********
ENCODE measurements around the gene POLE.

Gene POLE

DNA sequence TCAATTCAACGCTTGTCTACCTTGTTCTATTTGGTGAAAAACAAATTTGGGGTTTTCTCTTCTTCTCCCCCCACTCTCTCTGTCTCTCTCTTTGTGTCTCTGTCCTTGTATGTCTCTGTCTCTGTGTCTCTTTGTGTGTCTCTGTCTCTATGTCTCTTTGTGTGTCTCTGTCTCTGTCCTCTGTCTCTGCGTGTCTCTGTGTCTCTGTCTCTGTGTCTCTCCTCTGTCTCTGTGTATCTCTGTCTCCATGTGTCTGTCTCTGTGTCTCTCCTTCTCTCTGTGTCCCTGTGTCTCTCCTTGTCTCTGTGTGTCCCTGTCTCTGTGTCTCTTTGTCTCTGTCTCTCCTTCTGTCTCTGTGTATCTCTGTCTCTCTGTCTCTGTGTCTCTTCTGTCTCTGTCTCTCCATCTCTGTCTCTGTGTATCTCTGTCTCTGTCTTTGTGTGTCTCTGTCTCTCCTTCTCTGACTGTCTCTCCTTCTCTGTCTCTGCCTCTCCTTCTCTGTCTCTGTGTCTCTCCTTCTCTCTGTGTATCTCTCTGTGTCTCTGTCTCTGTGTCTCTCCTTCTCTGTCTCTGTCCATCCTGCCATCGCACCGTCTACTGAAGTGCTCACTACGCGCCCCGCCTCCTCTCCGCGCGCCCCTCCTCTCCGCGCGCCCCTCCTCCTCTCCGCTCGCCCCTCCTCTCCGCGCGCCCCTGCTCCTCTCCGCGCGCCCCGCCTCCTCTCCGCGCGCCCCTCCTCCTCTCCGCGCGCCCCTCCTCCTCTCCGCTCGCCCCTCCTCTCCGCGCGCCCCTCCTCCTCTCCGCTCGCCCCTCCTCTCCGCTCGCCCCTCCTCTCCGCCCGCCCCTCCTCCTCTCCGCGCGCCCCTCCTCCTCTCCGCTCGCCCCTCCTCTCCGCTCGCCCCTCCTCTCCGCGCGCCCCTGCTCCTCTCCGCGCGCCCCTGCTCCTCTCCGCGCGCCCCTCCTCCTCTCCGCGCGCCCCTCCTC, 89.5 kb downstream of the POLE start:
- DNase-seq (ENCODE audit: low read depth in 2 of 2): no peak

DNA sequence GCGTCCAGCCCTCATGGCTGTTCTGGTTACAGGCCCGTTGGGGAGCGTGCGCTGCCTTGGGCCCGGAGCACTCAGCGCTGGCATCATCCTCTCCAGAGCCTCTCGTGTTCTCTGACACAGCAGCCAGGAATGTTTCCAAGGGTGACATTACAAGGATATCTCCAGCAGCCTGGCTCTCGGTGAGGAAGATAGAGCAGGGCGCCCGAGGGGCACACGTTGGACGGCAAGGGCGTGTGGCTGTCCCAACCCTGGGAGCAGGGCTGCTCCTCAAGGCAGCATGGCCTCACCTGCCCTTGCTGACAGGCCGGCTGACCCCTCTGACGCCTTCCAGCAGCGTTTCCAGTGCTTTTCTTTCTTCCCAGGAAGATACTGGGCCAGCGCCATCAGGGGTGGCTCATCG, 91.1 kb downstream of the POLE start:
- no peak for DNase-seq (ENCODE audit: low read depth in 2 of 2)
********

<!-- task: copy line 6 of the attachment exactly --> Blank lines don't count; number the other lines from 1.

- no peak for DNase-seq (ENCODE audit: low read depth in 2 of 2)